Spokesman denies chief refused to meet with them
Two weeks after demanding an apology from Human Rights Campaign President Joe Solmonese during an interview with Dallas Voice, leading transgender activist Donna Rose resigned from HRC’s Business Council.
Rose and Jamison Green, the only two transgender members of the Business Council, announced their resignations Tuesday, Nov. 27, in response to HRC’s support for a version of the federal Employment Non-Discrimination Act that includes sexual orientation but not gender identity.
In a statement, Rose and Green said they requested a face-to-face interview with Solmonese on Nov. 8, the day after the trans-less version of ENDA passed the House. On Nov. 13, Rose slammed HRC and demanded the apology during the interview at Voice offices.
(To view the article, go to www.dallasvoice.com/artman/exec/view.cgi/100/7283.)
Then, four days later, Rose and about five other transgender people staged a walkout while Solmonese spoke at Dallas’ 2007 Black Tie Dinner, the annual LGBT fundraiser that lists HRC as its chief beneficiary.
“Almost three weeks have passed since that [interview] request, and we have heard nothing in response,” the statement from Rose and Green read. “This lack of response speaks volumes, so we feel compelled to take this stand today. Considering recent broken promises, the lack of credibility that HRC has with the transgender community at large, and HRC’s apparent lack of commitment to healing the breach it has caused, we find it impossible to maintain an effective working relationship with the organization.”
In response to the statement, HRC spokesman Brad Luna denied Solmonese has refused to meet with Rose and Green.
“Joe will obviously meet with them and has spoken to Donna throughout the process,” Luna told Dallas Voice. “It’s not in any way that Joe does not have an open-door policy.”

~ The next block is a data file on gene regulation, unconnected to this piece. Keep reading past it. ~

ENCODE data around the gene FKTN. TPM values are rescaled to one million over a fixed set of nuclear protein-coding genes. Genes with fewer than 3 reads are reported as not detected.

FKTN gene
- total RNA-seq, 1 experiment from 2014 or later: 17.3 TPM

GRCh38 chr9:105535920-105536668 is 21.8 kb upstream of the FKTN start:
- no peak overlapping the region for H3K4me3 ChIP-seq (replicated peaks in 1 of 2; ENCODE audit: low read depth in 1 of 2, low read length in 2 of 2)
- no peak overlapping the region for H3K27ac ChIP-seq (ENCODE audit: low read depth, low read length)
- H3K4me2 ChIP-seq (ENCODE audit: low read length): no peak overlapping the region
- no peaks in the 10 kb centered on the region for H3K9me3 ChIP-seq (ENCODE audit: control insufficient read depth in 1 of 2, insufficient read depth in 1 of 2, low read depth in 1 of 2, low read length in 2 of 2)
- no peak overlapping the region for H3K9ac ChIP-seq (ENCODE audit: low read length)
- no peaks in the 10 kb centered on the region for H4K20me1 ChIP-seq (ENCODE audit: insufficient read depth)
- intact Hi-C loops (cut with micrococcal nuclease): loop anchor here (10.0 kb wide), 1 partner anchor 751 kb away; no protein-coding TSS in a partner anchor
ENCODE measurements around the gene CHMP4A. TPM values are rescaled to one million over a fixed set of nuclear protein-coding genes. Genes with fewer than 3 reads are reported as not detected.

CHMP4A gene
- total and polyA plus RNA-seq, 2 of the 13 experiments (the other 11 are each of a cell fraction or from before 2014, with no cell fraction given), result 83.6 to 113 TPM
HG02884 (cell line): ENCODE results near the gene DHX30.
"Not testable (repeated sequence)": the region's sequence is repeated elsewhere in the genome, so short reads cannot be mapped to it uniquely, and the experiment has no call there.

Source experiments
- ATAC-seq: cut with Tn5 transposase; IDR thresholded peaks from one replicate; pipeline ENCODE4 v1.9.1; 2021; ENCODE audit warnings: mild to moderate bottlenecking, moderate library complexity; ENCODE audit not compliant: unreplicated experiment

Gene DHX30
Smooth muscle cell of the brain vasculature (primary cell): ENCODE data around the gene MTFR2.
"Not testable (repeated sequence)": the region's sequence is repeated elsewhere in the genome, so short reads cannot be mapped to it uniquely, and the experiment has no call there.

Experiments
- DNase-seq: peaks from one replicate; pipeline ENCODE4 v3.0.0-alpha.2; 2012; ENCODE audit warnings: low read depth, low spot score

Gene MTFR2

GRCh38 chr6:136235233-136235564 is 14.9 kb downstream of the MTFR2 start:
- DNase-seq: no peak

The dispute between Rose and Jamison and HRC stems from the organization’s decision to back the trans-less version of ENDA put forward by House Democratic leaders who said the bill would not have sufficient votes to pass if it included gender identity.
Rose, the lone transgender member of HRC’s Board of Directors, stepped down from that position Oct. 3 in response to the organization’s failure to sign a petition backed by more than 300 other LGBT groups opposing the bill. However, she continued to work with the Business Council, which compiles HRC’s annual Corporate Equality Index and works with companies to institute policies on job discrimination and health benefits.
On Nov. 6, HRC signed a letter in support of the transless ENDA.
Rose said in doing so, the organization broke a promise made by its board in 2004 that it would not to support any federal legislation that didn’t include gender identity.
Luna, however, defended the decision.
“We believe that staying at the table and negotiating in support of the best possible bill was better than simply walking away,” Luna said. “There was no organization that did more for an inclusive bill than the Human Rights Campaign.”
ENDA remains stalled in the Senate, and President Bush has threatened to veto it should it pass.
This article appeared in the Dallas Voice print edition November 30, 2007